You can wipe out your present mortgage with an entirely brand new one. Your new mortgage is going to be higher than the total amount on your current mortgage, and you’ll receive the improvement in cash. This can be a good option if you’re looking to get a lump sum of cash upfront. And if you’re refinancing with a lower rate of interest, your monthly payments may not even increase.
What should I do when my HELOC draw period ends?
During the initial draw duration of an interest-only HELOC, your monthly payments are relatively low because you’re only paying interest. When your HELOC draw period ends, you’ll be asked to start paying down the main too. This means that your monthly payments goes up, possibly significantly. Here’s a step-by-step guide for which to do whenever your HELOC draw period ends:
- Before your draw period ends, be vigilant about how much cash you withdraw out of your HELOC. As there is no set amount borrowed, it can be easy to withdraw more than you’re expecting. Being attentive to the number you borrow can help keep the principal (and for that reason your monthly payments) lower.
- A couple of months before your HELOC draw period ends, look at the balance in your credit line. Determine about how exactly much your monthly obligations is going to be and how you’ll have to adjust your budget to take into account that.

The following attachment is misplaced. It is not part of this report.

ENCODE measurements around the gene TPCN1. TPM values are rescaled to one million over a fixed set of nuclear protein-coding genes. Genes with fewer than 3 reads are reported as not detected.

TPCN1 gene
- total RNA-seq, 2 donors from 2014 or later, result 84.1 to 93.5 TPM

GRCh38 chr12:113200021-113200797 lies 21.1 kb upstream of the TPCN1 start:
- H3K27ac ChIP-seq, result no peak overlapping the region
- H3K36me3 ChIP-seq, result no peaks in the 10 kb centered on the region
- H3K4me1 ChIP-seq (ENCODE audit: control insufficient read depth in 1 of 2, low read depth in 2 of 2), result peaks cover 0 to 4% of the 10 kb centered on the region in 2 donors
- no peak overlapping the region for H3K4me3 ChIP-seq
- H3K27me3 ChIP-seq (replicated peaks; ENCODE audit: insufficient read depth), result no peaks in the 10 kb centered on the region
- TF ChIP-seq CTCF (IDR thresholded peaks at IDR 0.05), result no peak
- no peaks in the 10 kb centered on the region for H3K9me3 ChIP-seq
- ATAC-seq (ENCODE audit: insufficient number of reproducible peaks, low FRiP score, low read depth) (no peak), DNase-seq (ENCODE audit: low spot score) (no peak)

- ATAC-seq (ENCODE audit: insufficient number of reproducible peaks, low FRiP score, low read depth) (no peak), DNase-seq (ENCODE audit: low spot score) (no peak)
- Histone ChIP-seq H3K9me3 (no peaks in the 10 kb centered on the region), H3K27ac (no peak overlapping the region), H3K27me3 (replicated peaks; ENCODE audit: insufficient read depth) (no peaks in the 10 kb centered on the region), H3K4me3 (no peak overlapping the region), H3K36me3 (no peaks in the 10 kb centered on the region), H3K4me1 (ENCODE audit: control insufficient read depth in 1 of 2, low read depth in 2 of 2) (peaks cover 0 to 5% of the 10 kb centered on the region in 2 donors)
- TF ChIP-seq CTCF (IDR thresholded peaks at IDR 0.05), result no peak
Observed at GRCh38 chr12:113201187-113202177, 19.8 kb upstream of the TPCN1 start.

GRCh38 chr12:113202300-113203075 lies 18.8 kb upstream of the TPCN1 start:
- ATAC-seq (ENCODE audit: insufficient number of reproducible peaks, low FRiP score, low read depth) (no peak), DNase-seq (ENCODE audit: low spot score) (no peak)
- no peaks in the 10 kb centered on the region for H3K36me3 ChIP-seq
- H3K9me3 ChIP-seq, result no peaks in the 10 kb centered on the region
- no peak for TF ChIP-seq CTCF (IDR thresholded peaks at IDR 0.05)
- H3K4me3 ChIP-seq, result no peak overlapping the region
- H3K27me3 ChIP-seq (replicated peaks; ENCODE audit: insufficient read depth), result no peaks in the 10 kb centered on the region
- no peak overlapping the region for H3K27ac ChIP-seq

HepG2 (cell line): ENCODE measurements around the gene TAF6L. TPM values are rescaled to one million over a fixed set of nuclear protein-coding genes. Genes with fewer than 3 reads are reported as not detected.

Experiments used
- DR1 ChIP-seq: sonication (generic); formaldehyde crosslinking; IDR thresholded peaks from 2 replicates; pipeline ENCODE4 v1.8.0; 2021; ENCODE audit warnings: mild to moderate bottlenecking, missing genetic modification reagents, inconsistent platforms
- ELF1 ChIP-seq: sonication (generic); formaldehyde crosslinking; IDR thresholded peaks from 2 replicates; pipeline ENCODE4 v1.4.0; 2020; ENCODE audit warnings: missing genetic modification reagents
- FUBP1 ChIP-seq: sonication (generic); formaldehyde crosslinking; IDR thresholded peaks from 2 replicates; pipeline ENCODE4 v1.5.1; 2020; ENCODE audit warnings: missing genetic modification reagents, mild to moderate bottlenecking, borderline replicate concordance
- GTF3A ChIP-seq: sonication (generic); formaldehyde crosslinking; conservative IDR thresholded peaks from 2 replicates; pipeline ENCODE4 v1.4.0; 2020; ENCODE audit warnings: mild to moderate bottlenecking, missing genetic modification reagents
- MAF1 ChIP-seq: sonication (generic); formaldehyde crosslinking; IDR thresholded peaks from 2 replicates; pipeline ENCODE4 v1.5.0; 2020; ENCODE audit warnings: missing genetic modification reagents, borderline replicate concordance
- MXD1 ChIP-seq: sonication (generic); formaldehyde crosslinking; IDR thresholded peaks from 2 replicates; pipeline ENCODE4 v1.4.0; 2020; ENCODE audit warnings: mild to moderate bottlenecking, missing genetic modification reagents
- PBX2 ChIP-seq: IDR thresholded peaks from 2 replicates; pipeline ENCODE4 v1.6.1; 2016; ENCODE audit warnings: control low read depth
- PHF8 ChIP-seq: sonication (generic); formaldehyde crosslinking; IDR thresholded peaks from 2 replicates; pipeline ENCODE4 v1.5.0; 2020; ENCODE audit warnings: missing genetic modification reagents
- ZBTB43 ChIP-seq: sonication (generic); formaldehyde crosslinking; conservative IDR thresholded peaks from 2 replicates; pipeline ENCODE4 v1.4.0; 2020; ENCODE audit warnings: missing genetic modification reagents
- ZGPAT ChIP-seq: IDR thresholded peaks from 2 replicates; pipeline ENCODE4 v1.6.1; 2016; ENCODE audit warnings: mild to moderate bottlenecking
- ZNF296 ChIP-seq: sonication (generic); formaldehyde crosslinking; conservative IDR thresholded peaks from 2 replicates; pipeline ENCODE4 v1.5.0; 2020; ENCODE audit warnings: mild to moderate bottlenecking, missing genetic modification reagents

- Once your draw period ends, update your monthly payment to the new amount.
- If the new (higher) payment per month is really a financial burden, it’s better to get in touch with your lender than to stop making payments. Your lender may offer options like enhancing the amortization length, which will lower the payment per month.
- Besides talking with your lender, you've got a hardly any other options if the higher payment per month is really a burden. You could consider refinancing your mortgage, obtaining a personal bank loan or getting cash out from your home equity.
The bottom line
As a home equity credit line that only requires paying interest throughout the draw period, an interest-only HELOC could make borrowing less expensive initially. But remember, those minimal payments don’t last forever. Once the draw period ends, you will be responsible for repaying principal and interest. Before proceeding, make sure your financial allowance can hold this type of repayment plan.